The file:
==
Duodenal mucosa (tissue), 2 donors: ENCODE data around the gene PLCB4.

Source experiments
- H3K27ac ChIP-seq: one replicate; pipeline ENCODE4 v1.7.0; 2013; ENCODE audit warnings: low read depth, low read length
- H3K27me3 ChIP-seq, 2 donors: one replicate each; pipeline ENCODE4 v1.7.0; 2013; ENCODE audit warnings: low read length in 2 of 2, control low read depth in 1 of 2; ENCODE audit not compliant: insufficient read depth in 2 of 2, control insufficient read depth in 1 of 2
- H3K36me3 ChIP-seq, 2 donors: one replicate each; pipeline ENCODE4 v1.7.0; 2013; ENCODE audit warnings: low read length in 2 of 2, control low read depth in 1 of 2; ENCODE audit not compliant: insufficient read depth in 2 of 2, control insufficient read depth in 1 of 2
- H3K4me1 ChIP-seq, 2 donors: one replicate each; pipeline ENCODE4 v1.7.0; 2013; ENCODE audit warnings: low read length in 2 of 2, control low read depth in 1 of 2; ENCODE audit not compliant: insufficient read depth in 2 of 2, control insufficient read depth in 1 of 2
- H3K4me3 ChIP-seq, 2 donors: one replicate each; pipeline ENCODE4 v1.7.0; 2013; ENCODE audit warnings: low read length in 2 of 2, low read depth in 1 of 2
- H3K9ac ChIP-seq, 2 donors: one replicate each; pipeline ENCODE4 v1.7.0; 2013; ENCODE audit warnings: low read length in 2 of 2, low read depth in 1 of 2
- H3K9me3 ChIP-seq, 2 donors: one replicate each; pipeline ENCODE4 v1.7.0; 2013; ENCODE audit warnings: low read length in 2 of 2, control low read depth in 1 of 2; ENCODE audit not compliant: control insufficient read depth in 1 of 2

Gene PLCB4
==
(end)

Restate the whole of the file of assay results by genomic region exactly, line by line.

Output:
Duodenal mucosa (tissue), 2 donors: ENCODE data around the gene PLCB4.

Source experiments
- H3K27ac ChIP-seq: one replicate; pipeline ENCODE4 v1.7.0; 2013; ENCODE audit warnings: low read depth, low read length
- H3K27me3 ChIP-seq, 2 donors: one replicate each; pipeline ENCODE4 v1.7.0; 2013; ENCODE audit warnings: low read length in 2 of 2, control low read depth in 1 of 2; ENCODE audit not compliant: insufficient read depth in 2 of 2, control insufficient read depth in 1 of 2
- H3K36me3 ChIP-seq, 2 donors: one replicate each; pipeline ENCODE4 v1.7.0; 2013; ENCODE audit warnings: low read length in 2 of 2, control low read depth in 1 of 2; ENCODE audit not compliant: insufficient read depth in 2 of 2, control insufficient read depth in 1 of 2
- H3K4me1 ChIP-seq, 2 donors: one replicate each; pipeline ENCODE4 v1.7.0; 2013; ENCODE audit warnings: low read length in 2 of 2, control low read depth in 1 of 2; ENCODE audit not compliant: insufficient read depth in 2 of 2, control insufficient read depth in 1 of 2
- H3K4me3 ChIP-seq, 2 donors: one replicate each; pipeline ENCODE4 v1.7.0; 2013; ENCODE audit warnings: low read length in 2 of 2, low read depth in 1 of 2
- H3K9ac ChIP-seq, 2 donors: one replicate each; pipeline ENCODE4 v1.7.0; 2013; ENCODE audit warnings: low read length in 2 of 2, low read depth in 1 of 2
- H3K9me3 ChIP-seq, 2 donors: one replicate each; pipeline ENCODE4 v1.7.0; 2013; ENCODE audit warnings: low read length in 2 of 2, control low read depth in 1 of 2; ENCODE audit not compliant: control insufficient read depth in 1 of 2

Gene PLCB4